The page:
Timing is everything: Very often a seller asks, "We can always come down later- right?" Historically when your house goes on the market, the greatest potential for buyer traffic is in the first 30 days. By pricing it high with the intention of dropping the price later, you are completely bypassing your best candidates for buyers.

Showings shut out: Agents have an obligation to do what is best for their clients. Clearly, showing overpriced listings does not fall into that criterion. With inventory high, agents will undoubtedly choose to show properties that are within their buyer's price range and that meet the current Fair Market Value.
Benefits the competition: Unfortunely, when a home is overpriced, it not only sits on the market but acts as a selling point for market-priced homes. It's a cue to buyers to say, "I can get the same house for less!"
Lender trouble: Even if an agent agrees to list your home too high, and even if you were to find a buyer willing to pay more - these are both BIG IFs - today's lenders are extraordinarily cautious now. They base their loans on accurate appraisals and appraisers must base their price on comparable properties that have sold.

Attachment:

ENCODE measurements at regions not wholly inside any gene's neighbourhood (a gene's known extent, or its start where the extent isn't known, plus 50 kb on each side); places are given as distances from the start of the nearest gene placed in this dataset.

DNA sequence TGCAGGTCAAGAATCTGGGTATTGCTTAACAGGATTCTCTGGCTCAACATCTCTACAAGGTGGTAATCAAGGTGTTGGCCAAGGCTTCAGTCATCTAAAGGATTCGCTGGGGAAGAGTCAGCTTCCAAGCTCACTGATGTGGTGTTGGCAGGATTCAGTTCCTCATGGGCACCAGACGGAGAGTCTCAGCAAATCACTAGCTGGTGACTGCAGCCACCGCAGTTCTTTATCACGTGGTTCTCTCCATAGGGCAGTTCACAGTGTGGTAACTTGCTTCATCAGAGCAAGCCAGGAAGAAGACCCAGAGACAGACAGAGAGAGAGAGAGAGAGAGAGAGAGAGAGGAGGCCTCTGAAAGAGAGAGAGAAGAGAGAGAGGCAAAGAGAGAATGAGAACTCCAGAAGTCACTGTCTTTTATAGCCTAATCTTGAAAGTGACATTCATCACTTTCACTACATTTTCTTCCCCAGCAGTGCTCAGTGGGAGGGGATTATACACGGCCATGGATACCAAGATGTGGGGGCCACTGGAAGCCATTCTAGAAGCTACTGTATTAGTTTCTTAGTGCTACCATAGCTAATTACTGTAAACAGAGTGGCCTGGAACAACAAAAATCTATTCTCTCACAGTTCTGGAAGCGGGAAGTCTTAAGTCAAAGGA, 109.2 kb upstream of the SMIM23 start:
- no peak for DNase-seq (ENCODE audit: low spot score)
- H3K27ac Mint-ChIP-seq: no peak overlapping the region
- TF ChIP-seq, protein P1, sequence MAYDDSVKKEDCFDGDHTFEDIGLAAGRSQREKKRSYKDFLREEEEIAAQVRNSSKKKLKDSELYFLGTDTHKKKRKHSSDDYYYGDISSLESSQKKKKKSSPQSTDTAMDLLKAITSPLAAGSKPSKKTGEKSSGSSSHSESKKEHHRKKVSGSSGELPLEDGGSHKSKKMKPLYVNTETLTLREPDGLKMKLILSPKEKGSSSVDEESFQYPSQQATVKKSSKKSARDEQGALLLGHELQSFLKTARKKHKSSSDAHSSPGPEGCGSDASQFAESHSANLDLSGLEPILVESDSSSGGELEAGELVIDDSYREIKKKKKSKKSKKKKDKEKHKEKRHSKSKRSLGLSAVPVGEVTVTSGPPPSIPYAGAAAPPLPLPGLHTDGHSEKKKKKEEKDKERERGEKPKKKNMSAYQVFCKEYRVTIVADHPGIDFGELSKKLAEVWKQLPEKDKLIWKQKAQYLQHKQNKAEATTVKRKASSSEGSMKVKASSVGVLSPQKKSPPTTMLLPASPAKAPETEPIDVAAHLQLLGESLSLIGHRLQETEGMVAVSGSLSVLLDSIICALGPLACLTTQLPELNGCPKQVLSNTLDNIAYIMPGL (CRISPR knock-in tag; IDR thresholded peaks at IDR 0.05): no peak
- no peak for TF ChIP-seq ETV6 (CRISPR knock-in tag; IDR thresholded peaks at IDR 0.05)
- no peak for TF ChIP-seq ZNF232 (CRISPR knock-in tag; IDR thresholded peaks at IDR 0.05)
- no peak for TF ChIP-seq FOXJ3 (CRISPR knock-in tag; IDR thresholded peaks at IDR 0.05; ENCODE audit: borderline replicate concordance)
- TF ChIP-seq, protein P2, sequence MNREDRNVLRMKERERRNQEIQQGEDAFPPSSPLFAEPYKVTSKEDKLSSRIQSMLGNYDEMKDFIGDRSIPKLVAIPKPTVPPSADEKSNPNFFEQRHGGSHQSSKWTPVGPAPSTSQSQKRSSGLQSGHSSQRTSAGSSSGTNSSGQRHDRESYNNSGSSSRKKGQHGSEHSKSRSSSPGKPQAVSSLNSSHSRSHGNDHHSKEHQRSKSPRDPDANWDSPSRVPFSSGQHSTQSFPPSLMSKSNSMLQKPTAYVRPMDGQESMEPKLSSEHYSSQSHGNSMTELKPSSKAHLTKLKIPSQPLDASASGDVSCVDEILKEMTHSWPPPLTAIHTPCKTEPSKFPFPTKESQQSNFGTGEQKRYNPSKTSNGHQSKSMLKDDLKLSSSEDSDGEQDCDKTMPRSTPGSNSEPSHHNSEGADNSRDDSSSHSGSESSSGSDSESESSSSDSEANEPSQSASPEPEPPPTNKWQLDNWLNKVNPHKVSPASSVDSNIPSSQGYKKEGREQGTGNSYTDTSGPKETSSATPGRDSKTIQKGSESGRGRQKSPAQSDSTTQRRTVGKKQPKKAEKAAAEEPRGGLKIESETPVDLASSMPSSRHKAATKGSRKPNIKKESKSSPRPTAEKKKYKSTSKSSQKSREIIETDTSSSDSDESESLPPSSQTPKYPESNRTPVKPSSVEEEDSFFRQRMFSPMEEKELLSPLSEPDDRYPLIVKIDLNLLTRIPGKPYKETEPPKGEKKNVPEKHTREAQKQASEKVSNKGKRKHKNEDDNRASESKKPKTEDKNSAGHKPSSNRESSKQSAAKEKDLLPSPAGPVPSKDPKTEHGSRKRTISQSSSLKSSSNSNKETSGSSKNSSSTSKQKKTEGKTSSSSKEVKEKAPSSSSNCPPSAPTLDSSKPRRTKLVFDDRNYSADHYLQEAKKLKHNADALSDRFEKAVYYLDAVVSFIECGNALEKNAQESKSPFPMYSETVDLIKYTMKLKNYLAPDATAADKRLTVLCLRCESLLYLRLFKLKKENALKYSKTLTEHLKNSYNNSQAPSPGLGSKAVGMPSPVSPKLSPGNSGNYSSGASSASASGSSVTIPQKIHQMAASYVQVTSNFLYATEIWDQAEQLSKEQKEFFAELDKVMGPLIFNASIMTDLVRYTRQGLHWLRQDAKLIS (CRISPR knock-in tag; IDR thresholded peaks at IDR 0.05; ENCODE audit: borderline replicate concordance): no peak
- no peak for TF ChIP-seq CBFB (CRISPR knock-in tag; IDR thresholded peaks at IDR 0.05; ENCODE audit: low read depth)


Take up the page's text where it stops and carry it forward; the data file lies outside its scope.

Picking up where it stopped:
Time on market: Overpriced homes will simply sit on the market. Unfortunately, extended time on the market forces the question in a buyer's mind of the possible bigger problems looming within the walls of the property. Put yourself in the buyer's shoes. What's the first two things a buyer asks when they consider a property? What's the price and how long has it been on the market?
Lower proceeds: Unfortunately, when a home starts its listing life overpriced, it almost always sells for less than market value. With few buyers to choose from, zero leverage because of time on the market, too high an asking price, and carrying costs to maintain the property; most sellers find themselves getting the least from their investment rather than the most.
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